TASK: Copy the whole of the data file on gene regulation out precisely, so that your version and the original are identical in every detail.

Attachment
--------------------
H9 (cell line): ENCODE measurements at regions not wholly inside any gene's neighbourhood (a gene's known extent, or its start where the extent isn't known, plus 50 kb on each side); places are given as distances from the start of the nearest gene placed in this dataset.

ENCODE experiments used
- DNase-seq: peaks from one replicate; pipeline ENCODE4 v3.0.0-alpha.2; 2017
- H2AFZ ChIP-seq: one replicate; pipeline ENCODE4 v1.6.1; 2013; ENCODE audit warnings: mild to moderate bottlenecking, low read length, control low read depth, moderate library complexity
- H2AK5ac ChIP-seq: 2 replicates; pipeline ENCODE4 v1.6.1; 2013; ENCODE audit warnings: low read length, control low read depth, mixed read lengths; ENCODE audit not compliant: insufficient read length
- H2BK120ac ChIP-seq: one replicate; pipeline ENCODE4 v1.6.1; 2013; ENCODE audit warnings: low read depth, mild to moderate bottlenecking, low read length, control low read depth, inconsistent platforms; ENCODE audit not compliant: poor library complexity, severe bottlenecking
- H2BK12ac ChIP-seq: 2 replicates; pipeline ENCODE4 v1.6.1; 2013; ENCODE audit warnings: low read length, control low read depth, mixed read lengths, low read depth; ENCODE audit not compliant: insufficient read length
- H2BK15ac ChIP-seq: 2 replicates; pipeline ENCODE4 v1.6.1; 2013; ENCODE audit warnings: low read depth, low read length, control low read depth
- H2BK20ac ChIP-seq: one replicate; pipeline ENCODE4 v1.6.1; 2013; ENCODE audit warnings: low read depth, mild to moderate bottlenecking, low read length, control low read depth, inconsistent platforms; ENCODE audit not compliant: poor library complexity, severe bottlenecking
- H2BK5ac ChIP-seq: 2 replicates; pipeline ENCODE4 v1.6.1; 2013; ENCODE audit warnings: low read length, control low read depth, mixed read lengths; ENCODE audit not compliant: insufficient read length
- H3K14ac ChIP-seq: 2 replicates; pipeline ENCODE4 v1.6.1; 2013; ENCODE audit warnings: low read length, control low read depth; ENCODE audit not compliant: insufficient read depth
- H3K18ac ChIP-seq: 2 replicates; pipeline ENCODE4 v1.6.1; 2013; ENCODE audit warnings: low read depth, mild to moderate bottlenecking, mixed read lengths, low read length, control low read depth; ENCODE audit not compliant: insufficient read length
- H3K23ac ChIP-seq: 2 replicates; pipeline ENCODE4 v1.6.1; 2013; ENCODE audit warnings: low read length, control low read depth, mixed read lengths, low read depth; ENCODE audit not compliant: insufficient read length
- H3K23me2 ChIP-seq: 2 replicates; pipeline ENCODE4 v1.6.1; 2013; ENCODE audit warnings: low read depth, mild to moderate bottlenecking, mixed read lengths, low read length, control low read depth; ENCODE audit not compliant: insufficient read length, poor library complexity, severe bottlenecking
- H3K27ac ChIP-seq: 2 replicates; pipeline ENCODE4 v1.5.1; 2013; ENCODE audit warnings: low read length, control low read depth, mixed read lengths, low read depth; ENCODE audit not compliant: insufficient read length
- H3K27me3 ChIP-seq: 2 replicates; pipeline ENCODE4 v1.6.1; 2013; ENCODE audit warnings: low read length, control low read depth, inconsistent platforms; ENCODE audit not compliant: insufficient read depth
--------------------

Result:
H9 (cell line): ENCODE measurements at regions not wholly inside any gene's neighbourhood (a gene's known extent, or its start where the extent isn't known, plus 50 kb on each side); places are given as distances from the start of the nearest gene placed in this dataset.

ENCODE experiments used
- DNase-seq: peaks from one replicate; pipeline ENCODE4 v3.0.0-alpha.2; 2017
- H2AFZ ChIP-seq: one replicate; pipeline ENCODE4 v1.6.1; 2013; ENCODE audit warnings: mild to moderate bottlenecking, low read length, control low read depth, moderate library complexity
- H2AK5ac ChIP-seq: 2 replicates; pipeline ENCODE4 v1.6.1; 2013; ENCODE audit warnings: low read length, control low read depth, mixed read lengths; ENCODE audit not compliant: insufficient read length
- H2BK120ac ChIP-seq: one replicate; pipeline ENCODE4 v1.6.1; 2013; ENCODE audit warnings: low read depth, mild to moderate bottlenecking, low read length, control low read depth, inconsistent platforms; ENCODE audit not compliant: poor library complexity, severe bottlenecking
- H2BK12ac ChIP-seq: 2 replicates; pipeline ENCODE4 v1.6.1; 2013; ENCODE audit warnings: low read length, control low read depth, mixed read lengths, low read depth; ENCODE audit not compliant: insufficient read length
- H2BK15ac ChIP-seq: 2 replicates; pipeline ENCODE4 v1.6.1; 2013; ENCODE audit warnings: low read depth, low read length, control low read depth
- H2BK20ac ChIP-seq: one replicate; pipeline ENCODE4 v1.6.1; 2013; ENCODE audit warnings: low read depth, mild to moderate bottlenecking, low read length, control low read depth, inconsistent platforms; ENCODE audit not compliant: poor library complexity, severe bottlenecking
- H2BK5ac ChIP-seq: 2 replicates; pipeline ENCODE4 v1.6.1; 2013; ENCODE audit warnings: low read length, control low read depth, mixed read lengths; ENCODE audit not compliant: insufficient read length
- H3K14ac ChIP-seq: 2 replicates; pipeline ENCODE4 v1.6.1; 2013; ENCODE audit warnings: low read length, control low read depth; ENCODE audit not compliant: insufficient read depth
- H3K18ac ChIP-seq: 2 replicates; pipeline ENCODE4 v1.6.1; 2013; ENCODE audit warnings: low read depth, mild to moderate bottlenecking, mixed read lengths, low read length, control low read depth; ENCODE audit not compliant: insufficient read length
- H3K23ac ChIP-seq: 2 replicates; pipeline ENCODE4 v1.6.1; 2013; ENCODE audit warnings: low read length, control low read depth, mixed read lengths, low read depth; ENCODE audit not compliant: insufficient read length
- H3K23me2 ChIP-seq: 2 replicates; pipeline ENCODE4 v1.6.1; 2013; ENCODE audit warnings: low read depth, mild to moderate bottlenecking, mixed read lengths, low read length, control low read depth; ENCODE audit not compliant: insufficient read length, poor library complexity, severe bottlenecking
- H3K27ac ChIP-seq: 2 replicates; pipeline ENCODE4 v1.5.1; 2013; ENCODE audit warnings: low read length, control low read depth, mixed read lengths, low read depth; ENCODE audit not compliant: insufficient read length
- H3K27me3 ChIP-seq: 2 replicates; pipeline ENCODE4 v1.6.1; 2013; ENCODE audit warnings: low read length, control low read depth, inconsistent platforms; ENCODE audit not compliant: insufficient read depth